At their 2014 summit in Brisbane, Australia, G20 leaders adopted the Brisbane Action Plan, which was intended to raise potential world growth by two percent over the subsequent five years. Australia’s G20 presidency worked mightily for this result, recognizing that the credibility of the G20 to deliver was being questioned by many who saw the G20 increasingly as little more than a talk shop.
This action plan, we were told, would raise world output by an additional US$2 trillion over what would otherwise be expected, and create tens of millions of new jobs. Some 1,100 measures were put forth by the G20 member governments — ostensibly new policy measures that would be in addition to policy measures previously announced by governments. The International Monetary Fund (IMF) and the Organisation for Economic Co-operation and Development (OECD) reviewed the proposed measures and announced that they could succeed in raising global growth potential by 2.1 percent “if fully implemented” (G20 Leaders 2014, para. 3).
The Governor of the Bank of England Mark Carney recently delivered a well-received speech in London, United Kingdom, to a community of financial sector representatives emphasizing the impact that climate change could have on financial sector stability.
The impact could be threefold. The first type of risk is direct — the increasing frequency of extreme weather events such as floods could have impacts on the insurance sector in particular, which will have to pay for the damage to insured property caused by these events. A second type of risk will be the liability risk for insurance firms from claims made by parties suffering damage due to climate change caused by others. If such claims are successful, they could be passed to insurance firms that would then have to pay.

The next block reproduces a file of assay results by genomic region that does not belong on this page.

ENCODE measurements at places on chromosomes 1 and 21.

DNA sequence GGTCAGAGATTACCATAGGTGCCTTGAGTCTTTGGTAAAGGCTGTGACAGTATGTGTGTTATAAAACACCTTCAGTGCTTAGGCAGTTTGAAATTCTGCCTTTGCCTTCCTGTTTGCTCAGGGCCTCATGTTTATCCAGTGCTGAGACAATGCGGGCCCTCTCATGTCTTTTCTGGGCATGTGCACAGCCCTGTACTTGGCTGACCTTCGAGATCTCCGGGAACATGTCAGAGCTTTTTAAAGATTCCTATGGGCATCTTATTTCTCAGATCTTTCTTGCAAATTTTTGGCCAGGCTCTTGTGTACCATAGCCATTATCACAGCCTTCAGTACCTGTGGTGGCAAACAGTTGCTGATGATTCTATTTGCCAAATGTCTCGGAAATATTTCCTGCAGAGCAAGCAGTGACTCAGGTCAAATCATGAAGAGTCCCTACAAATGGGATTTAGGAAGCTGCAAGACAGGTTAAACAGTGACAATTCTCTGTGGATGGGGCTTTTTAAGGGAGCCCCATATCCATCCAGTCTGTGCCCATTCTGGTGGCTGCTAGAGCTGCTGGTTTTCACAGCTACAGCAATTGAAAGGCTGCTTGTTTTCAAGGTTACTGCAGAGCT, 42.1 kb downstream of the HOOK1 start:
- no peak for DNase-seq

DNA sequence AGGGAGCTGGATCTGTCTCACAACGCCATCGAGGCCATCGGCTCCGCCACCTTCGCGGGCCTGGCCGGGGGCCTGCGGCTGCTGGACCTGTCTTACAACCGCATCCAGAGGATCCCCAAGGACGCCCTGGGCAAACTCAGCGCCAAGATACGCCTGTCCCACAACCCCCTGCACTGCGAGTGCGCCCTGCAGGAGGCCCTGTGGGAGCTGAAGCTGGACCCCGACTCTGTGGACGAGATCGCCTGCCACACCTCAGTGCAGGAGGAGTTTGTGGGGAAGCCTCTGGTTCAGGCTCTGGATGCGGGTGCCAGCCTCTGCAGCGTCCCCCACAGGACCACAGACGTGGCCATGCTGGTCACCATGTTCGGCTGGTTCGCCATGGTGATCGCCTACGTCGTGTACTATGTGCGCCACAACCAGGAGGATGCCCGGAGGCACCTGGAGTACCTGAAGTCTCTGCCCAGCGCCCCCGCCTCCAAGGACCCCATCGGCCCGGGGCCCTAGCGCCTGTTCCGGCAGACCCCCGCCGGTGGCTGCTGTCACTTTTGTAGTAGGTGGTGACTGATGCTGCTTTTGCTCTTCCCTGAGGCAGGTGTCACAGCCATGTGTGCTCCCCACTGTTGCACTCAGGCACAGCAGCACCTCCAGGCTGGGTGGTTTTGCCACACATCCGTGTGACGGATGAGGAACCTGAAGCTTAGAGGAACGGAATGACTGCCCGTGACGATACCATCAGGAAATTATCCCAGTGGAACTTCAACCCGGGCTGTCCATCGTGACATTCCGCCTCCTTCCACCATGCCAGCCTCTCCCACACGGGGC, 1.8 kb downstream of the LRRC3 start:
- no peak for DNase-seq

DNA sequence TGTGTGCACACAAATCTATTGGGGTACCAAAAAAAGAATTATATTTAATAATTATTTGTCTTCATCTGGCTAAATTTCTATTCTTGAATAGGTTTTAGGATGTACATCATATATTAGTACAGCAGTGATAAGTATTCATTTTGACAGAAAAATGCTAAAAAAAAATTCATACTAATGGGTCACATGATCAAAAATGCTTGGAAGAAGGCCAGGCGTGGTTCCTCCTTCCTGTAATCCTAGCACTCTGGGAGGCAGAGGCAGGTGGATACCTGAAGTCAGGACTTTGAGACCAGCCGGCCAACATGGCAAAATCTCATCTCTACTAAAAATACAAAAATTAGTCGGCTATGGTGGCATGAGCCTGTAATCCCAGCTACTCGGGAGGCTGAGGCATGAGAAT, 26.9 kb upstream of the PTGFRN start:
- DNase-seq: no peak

Camila Villard Duran
SAO PAULO – This month, G-20 leaders will meet in Antalya, Turkey, for their tenth summit since the 2007 global financial crisis. But, despite all of these meetings – high-profile events involving top decision-makers from the world’s most influential economies – no real progress has been made toward reforming the international financial architecture. Indeed, the group has not seriously engaged with the subject since the 2010 summit in Seoul. Put simply, the G-20 is failing in its primary and original purpose of enhancing global financial and monetary stability.